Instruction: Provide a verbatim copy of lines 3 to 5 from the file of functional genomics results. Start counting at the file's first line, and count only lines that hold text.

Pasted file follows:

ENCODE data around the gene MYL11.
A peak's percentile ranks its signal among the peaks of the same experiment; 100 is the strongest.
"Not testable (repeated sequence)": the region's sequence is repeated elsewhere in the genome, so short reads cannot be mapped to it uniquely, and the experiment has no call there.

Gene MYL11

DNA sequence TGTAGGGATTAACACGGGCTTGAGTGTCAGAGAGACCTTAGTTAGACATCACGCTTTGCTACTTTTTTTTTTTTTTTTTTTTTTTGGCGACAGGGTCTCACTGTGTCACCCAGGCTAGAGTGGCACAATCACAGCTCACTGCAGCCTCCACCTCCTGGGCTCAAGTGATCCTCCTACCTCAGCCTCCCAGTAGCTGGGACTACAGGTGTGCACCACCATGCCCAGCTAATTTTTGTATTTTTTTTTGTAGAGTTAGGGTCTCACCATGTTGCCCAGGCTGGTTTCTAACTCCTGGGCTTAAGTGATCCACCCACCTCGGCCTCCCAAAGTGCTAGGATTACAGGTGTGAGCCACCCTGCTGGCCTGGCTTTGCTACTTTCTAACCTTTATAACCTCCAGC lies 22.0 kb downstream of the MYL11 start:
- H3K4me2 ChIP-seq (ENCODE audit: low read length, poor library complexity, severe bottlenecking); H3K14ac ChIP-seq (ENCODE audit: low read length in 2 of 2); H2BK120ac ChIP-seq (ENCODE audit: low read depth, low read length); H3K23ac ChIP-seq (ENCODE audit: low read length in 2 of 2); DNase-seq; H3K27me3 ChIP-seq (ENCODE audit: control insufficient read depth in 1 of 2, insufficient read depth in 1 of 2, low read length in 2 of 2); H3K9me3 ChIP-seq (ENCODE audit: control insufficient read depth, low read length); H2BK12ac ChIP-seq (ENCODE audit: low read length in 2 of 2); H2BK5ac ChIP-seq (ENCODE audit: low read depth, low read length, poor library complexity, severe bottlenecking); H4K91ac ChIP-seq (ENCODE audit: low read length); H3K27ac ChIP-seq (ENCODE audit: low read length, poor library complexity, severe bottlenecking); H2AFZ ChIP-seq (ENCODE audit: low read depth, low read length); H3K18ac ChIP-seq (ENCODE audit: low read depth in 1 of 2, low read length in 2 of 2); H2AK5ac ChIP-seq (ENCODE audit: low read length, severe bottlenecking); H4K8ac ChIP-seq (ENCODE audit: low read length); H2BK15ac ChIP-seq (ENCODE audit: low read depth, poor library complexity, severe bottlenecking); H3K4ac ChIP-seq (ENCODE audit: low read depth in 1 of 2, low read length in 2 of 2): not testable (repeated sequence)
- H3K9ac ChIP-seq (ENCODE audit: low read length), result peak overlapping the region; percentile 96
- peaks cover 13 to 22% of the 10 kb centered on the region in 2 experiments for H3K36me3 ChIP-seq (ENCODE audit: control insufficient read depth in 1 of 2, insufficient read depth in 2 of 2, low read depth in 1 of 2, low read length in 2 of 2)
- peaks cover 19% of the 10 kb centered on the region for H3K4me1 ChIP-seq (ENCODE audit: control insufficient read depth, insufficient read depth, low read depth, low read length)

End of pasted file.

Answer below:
"Not testable (repeated sequence)": the region's sequence is repeated elsewhere in the genome, so short reads cannot be mapped to it uniquely, and the experiment has no call there.

Gene MYL11

DNA sequence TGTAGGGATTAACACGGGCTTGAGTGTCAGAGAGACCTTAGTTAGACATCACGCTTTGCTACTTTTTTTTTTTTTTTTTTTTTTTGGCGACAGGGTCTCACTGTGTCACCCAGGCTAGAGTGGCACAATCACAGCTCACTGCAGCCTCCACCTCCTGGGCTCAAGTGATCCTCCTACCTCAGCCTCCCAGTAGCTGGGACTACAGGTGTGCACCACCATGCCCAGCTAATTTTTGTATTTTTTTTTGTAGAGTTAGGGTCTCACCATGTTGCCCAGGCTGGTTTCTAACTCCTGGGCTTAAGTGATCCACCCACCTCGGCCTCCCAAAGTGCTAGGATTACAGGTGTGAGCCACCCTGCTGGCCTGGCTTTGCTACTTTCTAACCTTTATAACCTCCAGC lies 22.0 kb downstream of the MYL11 start: